Rockland County hotel that was to receive migrants from NYC forced to close
The Rockland County hotel that New York City planned to send migrant men was forced to close until they get a new permit.
Mattresses lined up outside the Armoni Inn and Suites a week ago Friday. Now a notice from the Rockland Health Department is taped to the front entrance, stating the Orangeburg hotel must close because it does not have a permit to operate.
Because of it, the hotel guests' stay was cut short, forcing them to leave on Friday.
As News 12 reported earlier this week, the Health Department letter to the owners stated the hotel's permit expired on April 30 and a new one will be issued if copies of records about the proposed shelter for migrants or asylum seekers are produced.
The city's effort to relocate people prompted Clarkstown to open up their books because they have about 10 hotels and motels.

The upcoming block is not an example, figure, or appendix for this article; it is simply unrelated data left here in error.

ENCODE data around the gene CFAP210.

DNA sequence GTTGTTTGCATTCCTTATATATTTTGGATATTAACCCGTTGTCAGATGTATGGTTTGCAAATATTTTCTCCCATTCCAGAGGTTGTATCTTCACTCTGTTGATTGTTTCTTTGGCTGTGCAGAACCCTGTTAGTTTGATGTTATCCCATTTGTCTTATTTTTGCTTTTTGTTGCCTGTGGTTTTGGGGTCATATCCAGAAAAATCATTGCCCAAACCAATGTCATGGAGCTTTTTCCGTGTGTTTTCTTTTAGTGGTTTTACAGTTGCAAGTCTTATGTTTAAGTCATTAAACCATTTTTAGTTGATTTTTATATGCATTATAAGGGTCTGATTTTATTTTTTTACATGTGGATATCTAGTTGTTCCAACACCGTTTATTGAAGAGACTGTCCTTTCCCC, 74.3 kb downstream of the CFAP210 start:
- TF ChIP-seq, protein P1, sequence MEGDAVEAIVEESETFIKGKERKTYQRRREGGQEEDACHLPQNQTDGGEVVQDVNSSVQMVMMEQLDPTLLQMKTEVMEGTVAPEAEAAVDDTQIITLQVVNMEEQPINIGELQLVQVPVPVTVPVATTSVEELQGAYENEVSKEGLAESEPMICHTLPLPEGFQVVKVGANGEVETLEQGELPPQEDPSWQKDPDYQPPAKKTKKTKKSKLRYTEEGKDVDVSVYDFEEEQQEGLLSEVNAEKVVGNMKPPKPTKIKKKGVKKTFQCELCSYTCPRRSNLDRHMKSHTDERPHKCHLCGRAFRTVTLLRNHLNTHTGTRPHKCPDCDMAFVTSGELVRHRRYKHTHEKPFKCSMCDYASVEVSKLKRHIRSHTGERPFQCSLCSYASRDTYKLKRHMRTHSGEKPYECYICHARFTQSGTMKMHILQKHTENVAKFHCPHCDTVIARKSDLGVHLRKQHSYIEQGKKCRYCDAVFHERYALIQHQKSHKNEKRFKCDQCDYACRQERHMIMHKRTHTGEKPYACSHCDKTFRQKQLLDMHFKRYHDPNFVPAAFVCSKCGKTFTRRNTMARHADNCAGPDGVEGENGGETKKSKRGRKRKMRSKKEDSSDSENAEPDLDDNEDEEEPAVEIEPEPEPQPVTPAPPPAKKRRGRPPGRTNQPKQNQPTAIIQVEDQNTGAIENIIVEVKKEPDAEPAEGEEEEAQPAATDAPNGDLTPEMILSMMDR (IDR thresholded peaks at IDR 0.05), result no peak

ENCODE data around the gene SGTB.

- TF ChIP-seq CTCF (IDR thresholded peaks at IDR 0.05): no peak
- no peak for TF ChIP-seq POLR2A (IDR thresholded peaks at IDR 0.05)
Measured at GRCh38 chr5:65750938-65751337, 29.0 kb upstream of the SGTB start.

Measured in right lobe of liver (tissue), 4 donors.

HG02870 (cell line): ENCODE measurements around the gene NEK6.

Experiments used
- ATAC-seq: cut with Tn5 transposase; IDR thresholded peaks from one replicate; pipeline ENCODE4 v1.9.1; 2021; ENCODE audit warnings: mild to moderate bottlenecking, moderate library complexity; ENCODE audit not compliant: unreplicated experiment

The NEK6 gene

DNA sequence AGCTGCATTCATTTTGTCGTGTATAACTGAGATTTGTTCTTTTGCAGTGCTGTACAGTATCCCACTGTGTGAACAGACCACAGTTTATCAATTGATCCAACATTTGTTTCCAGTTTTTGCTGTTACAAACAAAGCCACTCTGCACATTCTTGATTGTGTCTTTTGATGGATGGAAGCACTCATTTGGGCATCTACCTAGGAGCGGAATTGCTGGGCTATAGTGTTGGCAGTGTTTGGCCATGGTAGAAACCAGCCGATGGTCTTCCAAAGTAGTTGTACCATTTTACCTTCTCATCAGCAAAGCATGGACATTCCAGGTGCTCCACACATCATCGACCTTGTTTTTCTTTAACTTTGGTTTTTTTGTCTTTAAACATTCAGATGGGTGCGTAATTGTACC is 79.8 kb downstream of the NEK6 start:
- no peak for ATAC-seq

"We're looking at parts of our building and zoning code," said Clarkstown Supervisor George Hoehmann. He added that there is a public hearing scheduled for June 6 and there will likely be changes to their rules regarding hotels and motels, as well as define what a homeless shelter is.
"We already have some prohibitions in place that we think would prevent New York City from what it's trying to do in Orangeburg. But we're tightening that up," Hoehmann said.
News 12 also checked in with other towns in Rockland and was told Stony Point's current code restricts stays in hotels or motels to no longer than 10 days.
For the Town of Haverstraw, it is no longer than 28 days.
The Town of Ramapo does not have any hotels or motels to regulate because they are located within Villages.
News 12 reached out to Rockland County and the hotel but had not heard back as of Friday evening.
As of Friday morning, Mayor Eric Adam's spokesperson said the Rockland program was paused.